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23 January 2024

Fire ant treatment around Murwillumbah to continue after big wet

Written consent required from landowners to allow treatment on properties

Fire ant bait

The treatment for fire ants is made up of small pieces of corn grit soaked in soybean oil. It contains a low concentration of insect growth regulator. Written consent is required from property owners for treatment to occur.

Recent heavy rain has impacted the treatment of fire ants in and around Murwillumbah.

The National Fire Ant Eradication Program (NFAEP) and NSW DPI have advised their treatment program will resume in Murwillumbah when the ground dries out.

The Tweed incident is being treated separately to the response established over the weekend after fire ants were discovered at a property at Wardell, south of Ballina, on Friday [19 January 2024].

The NFAEP’s engagement team have been out and about in Murwillumbah in recent weeks, meeting residents and business owners, with plenty of positive feedback and interest around treatment of the invasive pests.

So far, they’ve spoken to more than 1,200 people in the local area and received more than 500 calls, many about suspected fire ants. None of these reports have turned out to be fire ants.

To date, the only positive detection of fire ants in the Tweed remains at the new industrial estate at South Murwillumbah, which was identified in late November 2023.

The next part of the emergency response in South Murwillumbah is to treat and look for fire ants within the 500 m to 5 km section of the designated Movement Control Area.

It is vital that fire ant teams can check and treat 100% of properties in the 5 km zone, whether fire ants are visible or not, to protect residents and businesses from the harmful impacts of this invasive pest.

How you can help

The National Fire Ant Eradication Program requires the consent of landowners to access their properties. The team has been doorknocking to get consent from residents and businesses regarding treatment on their property. Treatment can only be applied with the written consent of the property owner.

Mayor of Tweed Shire Chris Cherry urged landowners and tenants to support fire ant treatment activities and provide teams with consent to access their properties by signing the consent form as soon as possible by filling in the form online.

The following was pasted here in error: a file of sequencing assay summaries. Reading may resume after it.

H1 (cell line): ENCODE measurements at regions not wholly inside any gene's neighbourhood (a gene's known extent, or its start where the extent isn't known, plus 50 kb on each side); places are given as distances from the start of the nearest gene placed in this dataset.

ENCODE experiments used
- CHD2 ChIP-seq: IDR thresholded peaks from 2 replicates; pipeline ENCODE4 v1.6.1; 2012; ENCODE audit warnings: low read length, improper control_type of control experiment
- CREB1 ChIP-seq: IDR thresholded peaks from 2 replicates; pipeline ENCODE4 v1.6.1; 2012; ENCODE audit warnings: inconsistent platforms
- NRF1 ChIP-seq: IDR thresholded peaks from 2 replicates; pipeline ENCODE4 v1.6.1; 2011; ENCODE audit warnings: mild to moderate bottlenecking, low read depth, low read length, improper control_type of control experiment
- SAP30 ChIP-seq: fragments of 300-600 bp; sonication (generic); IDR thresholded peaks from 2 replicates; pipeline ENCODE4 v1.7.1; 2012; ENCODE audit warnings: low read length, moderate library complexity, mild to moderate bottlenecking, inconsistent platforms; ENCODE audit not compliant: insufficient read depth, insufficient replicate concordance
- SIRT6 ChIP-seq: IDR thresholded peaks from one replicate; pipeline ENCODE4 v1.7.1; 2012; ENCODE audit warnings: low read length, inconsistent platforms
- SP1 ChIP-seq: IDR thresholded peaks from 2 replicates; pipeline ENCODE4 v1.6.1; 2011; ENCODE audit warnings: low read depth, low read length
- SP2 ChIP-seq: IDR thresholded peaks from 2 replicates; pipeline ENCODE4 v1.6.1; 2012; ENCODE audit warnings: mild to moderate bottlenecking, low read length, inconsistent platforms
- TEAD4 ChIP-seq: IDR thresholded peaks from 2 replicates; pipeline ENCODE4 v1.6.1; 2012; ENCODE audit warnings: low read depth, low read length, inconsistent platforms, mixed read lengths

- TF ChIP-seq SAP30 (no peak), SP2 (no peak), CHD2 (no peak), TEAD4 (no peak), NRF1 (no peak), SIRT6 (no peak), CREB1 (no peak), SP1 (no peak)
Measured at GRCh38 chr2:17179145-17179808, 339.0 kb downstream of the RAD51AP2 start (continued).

“Just one missed nest could put our entire community and way of life at risk,” Cr Cherry said.

“Treatment is the only proven way to eradicate fire ants — we must work as one to protect our residents, agriculture sector and local businesses from their irreversible damage.

“I urge all landowners in the 5 km zone in Murwillumbah to get online and sign the consent form as soon as possible so the treatment teams can move forward with their work.”

How to provide consent

Once you have signed the consent form, it’s important residents alert the NFAEP of any access restrictions and hazards on their property before the treatment team visits.

Complete the property information form to let the team know about:

  • locked gates

  • dogs or other animals

  • property access issues such as waterways.

Cr Cherry said ensuring the area remains fire ant-free is everyone’s responsibility.

“We need everyone to keep their eyes peeled for fire ants and ensure they do not inadvertently spread the pest,” she said.

“Please check your backyards, local parks, road verges and paddocks for signs of fire ants and lodge a report if you spot any suspicious ants or nests.

“You can do this online at fireants.org.au or by calling 13 25 23. By working together, we can stop the spread of fire ants and protect our community.”

For more information, including on movement controls, check out the NSW DPI website at dpi.nsw.gov.au/fire-ants.

Two Albert's Lyrebirds caught on camera at Mt Nullum

An extreme close-up of a fire ant. (Source: NSW DPI)


Photo 1: Fire ant bait
Caption: The treatment for fire ants is made up of small pieces of corn grit soaked in soybean oil. It contains a low concentration of insect growth regulator. Written consent is required from property owners for treatment to occur.

Photo 2: Fire Ant
Caption: An extreme close-up of a fire ant (Source: NSW DPI).

Connection to Council’s Community Strategic Plan:

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Tweed Shire Council wishes to acknowledge the Ngandowal and Minyungbal speaking people of the Bundjalung Country, in particular the Goodjinburra, Tul-gi-gin and Moorung – Moobah clans, as being the traditional owners and custodians of the land and waters within the Tweed Shire boundaries. Council also acknowledges and respects the Tweed Aboriginal community’s right to speak for its Country and to care for its traditional Country in accordance with its lore, customs and traditions.
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